During the Great Recession of 2007-9, legislators in states across the country became alarmed that the ailing economy’s impact on credit scores would jack up their constituents’ insurance costs. They scrambled to strengthen “extraordinary life circumstances exceptions” in state laws that allow insurers to set prices based on credit-score information. Partly as a response, 29 states adopted so-called NCOIL (National Conference of Insurance Legislators) provisions. Many of them allow consumers to request that their insurer not use credit scoring against them if they were affected by circumstances beyond their control, such as unemployment, divorce, serious illness, the death of a spouse, and identity theft.
But the provisions are weak. For one thing, “notification of extraordinary life circumstances exceptions is not required under most state laws,” says Neil Alldredge, senior vice president of state and policy affairs for the National Associate of Mutual Insurance Companies (NAMIC). And it’s not clear whether insurers adequately make consumers aware that those exceptions even exist.
Amica, which has more than 670,000 policies in force, said it receives only one such request per month. State Farm, the nation’s largest insurer, told us it can’t say how many requests it gets or how many are granted. “But I can tell you those numbers are small,” said Dick Luedke, a spokesman. “We are talking, after all, about ‘extraordinary’ life events.” Representatives from NCOIL and NAMIC said their organizations don’t keep track.
7 Ways to Fight Unfair Pricing
- Request an “extraordinary life circumstances exception” if you receive an adverse action. You should get one of those notices if credit scoring causes a higher premium, a reduction in coverage limits, a cancellation or nonrenewal of your policy, or a denial of coverage to begin with.
- Shop at the companies that charged our model drivers with good and/or poor credit scores the lowest premiums. Check our state mapfor details.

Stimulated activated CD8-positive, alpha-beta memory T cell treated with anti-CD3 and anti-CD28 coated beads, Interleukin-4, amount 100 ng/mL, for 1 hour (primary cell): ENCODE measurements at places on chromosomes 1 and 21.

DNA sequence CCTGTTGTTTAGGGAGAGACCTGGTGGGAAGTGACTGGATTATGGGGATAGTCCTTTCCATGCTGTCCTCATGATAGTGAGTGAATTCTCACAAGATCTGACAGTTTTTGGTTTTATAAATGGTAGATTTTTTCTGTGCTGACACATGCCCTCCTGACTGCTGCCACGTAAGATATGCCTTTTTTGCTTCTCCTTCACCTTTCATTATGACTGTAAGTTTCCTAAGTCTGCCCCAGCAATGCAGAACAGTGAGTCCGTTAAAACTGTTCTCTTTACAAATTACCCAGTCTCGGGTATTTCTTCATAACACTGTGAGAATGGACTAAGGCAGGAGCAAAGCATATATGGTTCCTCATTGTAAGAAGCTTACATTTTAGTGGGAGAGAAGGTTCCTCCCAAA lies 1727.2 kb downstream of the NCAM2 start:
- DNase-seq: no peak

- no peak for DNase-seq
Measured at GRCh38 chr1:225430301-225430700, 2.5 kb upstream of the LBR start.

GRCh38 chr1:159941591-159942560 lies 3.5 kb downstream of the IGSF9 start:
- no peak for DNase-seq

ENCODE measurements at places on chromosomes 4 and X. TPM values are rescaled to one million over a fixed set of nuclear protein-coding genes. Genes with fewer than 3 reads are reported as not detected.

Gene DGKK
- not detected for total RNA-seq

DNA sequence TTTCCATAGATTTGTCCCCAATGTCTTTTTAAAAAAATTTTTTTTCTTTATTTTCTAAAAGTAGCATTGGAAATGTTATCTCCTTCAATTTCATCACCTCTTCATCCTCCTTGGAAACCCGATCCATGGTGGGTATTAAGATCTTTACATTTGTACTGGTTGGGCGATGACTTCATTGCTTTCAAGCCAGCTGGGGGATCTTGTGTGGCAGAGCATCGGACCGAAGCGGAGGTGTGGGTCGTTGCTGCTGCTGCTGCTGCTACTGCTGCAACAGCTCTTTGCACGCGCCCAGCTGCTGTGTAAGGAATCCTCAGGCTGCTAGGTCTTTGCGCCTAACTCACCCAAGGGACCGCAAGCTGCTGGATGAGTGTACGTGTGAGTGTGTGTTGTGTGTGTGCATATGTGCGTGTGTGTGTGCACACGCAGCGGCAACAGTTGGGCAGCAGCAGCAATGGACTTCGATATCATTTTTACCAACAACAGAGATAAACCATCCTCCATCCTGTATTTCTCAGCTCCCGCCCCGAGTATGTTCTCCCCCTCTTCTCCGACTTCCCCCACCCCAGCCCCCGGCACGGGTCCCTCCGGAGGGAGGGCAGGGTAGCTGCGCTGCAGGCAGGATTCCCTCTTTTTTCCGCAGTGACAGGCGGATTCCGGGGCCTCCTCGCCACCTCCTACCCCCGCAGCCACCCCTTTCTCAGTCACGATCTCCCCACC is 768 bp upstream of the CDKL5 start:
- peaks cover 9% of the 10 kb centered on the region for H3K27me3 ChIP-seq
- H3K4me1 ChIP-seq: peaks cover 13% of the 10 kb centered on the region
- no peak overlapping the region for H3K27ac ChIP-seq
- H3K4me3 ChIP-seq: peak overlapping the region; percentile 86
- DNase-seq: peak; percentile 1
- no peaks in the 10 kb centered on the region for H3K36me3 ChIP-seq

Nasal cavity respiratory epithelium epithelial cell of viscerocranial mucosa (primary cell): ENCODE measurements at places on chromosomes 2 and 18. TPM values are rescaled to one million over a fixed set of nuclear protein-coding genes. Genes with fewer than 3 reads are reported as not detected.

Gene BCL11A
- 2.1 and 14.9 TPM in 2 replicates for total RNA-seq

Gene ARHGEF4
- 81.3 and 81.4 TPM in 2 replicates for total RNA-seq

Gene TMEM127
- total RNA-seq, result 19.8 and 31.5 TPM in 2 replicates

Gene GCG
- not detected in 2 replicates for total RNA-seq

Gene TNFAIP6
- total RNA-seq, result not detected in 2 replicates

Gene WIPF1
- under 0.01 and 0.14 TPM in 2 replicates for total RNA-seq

- Monitor your credit reports to make sure they’re accurate, and ask to be rescored if you’ve found and corrected errors in your file. That’s important, because the information that determines your insurance credit score is plucked from them. Get your free yearly report from all three credit bureaus at annualcreditreport.com.
- Use credit that insurer scoring models favor: national bank-issued credit cards (AmEx, Discover, MasterCard, and Visa).
- Keep credit-card balances in check; the higher the balance, the more points you lose on your score.
- Avoid certain types of credit that insurance company credit-scoring models penalize you for: department-store credit cards, instant credit offered by stores to move big-ticket items; credit accounts from your local tire dealer, auto-parts store, or service station; and finance-company credit, including retailer credit cards.
- Try not to add new credit. Scoring systems look askance at those who open new credit accounts frequently, and they can penalize you for just shopping around for credit because credit inquiries appear on your credit report.
The Problem with Uninsured Drivers
You share the road with an estimated 30 million uninsured drivers, according to the Insurance Research Council. Although every state except New Hampshire mandates that drivers have insurance coverage, some slip through the net of state enforcement by buying coverage to register a car, then letting it lapse.
It’s easy to demonize those consumers by assuming that they choose not to buy a product they can easily afford. “There are individuals out there who like to live on the edge” and drive without insurance, says an Allstate Web video.
But insurance credit scoring, which links customers’ premium prices to their creditworthiness, raises the cost of insurance for some low-income drivers and might make it unaffordable to them. In fact, research by the Consumer Federation of America found a strong correlation between state poverty rates and the percentage of uninsured drivers in a given state, which ranges from 4 percent in Massachusetts to 26 percent in Oklahoma.
What’s worse, our own data show that when the uninsured try to get back on track and buy coverage, insurers tack on an additional price penalty. Our single policyholders who had a 60-day lapse in their coverage got socked with a $207 higher premium on average nationally. The penalty varied by state and ranged from zero in California to $834 per year in Michigan.
Insurers, however, dismiss the problem and say that insurance is plenty affordable for the poor. “Low-income consumers already spend more on alcohol and tobacco products or audio and visual equipment and service than they pay for auto insurance,” says the National Association of Mutual Insurance Companies.
Taxing the poor through credit scoring and by other means not related to driving causes problems for all insured drivers, because painfully high insurance prices tempt financially strapped consumers to drive without insurance. That, in turn, is why we recommend uninsured/underinsured motorist protection, which covers your losses caused by another driver who has insufficient or no car insurance. UI/UIM insurance added $10 to $230 per year to our single drivers’ bill, on average, depending on the state.